Hughes is an equipment and service provider, providing underserved areas with ground systems, remote terminals and satellite services.   (Source: Image by liuzishan on Freepik)
Hughes is an equipment and service provider, providing underserved areas with ground systems, remote terminals and satellite services.
(Source: Image by liuzishan on Freepik)

"Since inventing satellite Internet more than 25 years ago, Hughes has been committed to continuously improving our service. Across the Americas, our Jupiter fleet of satellites have helped us deliver faster speeds and more reliable Internet experiences across each generation," Magow said.

"In Africa, we use some of the very same technology in our Jupiter System ground platform to power cellular backhaul services for MNOs across the continent," he added.

In June 2022, Hughes successfully tested 5G satellite backhaul on its Jupiter System, giving customers across Africa "a roadmap to transition from LTE traffic today to 5G tomorrow", he said.

Satellite interest grows

There has been more interest in satellite recently with companies like SpaceX's Starlink and OneWeb using low Earth orbit (LEO) satellites to launch services in a number of African countries.

In September 2023, OneWeb combined its LEO network with Eutelsat's geostationary (GEO) satellite operations to become Eutelsat OneWeb.

Hughes has engineered the ground systems for a number of LEO constellations, including Iridium and Globalstar, and is also a OneWeb technology partner, authorized distributor and investor.

Magow believes the company has unique technology expertise and insight into the OneWeb system.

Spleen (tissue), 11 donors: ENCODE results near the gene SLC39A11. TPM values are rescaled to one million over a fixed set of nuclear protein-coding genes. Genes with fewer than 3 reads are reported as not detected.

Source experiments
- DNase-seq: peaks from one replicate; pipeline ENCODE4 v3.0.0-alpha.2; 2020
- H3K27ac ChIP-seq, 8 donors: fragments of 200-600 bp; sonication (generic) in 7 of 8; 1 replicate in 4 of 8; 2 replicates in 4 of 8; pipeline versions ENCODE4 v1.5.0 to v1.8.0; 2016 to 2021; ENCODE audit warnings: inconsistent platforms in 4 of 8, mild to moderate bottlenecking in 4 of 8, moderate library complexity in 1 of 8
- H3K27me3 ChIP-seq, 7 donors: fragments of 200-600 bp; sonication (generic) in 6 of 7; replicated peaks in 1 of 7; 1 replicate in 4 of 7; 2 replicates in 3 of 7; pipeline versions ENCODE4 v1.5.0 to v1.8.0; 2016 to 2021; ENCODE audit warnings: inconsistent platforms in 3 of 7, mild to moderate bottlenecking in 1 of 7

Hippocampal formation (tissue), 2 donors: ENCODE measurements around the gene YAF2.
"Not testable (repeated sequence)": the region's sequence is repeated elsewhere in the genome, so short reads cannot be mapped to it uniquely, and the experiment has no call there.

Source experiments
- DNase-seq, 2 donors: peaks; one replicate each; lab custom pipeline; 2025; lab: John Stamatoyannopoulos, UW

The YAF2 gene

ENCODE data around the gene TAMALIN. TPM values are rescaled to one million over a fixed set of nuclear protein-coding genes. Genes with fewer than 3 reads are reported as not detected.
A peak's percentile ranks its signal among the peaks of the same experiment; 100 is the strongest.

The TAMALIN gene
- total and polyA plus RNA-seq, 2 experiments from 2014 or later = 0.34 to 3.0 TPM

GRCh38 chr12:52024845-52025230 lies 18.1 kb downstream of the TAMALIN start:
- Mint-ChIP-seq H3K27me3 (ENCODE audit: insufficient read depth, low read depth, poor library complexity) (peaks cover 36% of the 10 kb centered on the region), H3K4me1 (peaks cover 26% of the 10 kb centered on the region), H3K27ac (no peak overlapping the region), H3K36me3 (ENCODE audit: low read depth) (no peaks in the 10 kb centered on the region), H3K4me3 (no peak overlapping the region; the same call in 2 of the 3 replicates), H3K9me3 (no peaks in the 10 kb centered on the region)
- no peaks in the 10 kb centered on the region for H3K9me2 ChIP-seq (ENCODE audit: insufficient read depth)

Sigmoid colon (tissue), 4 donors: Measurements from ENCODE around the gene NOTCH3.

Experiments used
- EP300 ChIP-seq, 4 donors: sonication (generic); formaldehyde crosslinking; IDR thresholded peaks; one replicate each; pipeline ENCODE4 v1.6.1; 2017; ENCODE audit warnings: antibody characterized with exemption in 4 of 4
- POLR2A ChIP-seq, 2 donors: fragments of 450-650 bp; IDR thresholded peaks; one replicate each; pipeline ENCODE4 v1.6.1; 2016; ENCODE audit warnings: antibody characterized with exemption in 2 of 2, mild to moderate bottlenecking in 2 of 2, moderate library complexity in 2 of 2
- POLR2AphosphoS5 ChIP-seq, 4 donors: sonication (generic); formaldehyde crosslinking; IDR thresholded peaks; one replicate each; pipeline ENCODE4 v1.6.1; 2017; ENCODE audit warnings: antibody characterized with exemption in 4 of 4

"We supplied the technology expertise behind OneWeb's gateway electronics and core modules. We understand this technology better than anyone else because we built it," he explained.

He said LEO satellites are known to deliver reliable, low-latency broadband Internet services.

"In Africa, we'll soon see operators deploy hybrid GEO and LEO services that utilize multiple orbits to deliver services. These hybrid networks will be optimized for different use cases, with LEO satellites relaying latency-intensive traffic and GEO handling denser, higher-throughput traffic to keep costs down," he said.

Follow Connecting Africa on our new X account @connect__africa to get the latest telecoms and tech news across Africa.

In July 2023, the Hughes Jupiter System ground platform was also selected by Africa Mobile Networks (AMN) to backhaul 2G, 3G and 4G cellular network traffic in Madagascar and Nigeria.

AMN builds, owns and operates mobile network basestations serving rural communities in sub-Saharan Africa and recently expanded into Latin America. The tower company has over 4,000 sites in 15 countries.

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*Top image is of Vaibhav Magow, VP of the international division at Hughes Network Systems. (Source: Hughes)

— Paula Gilbert, Editor, Connecting Africa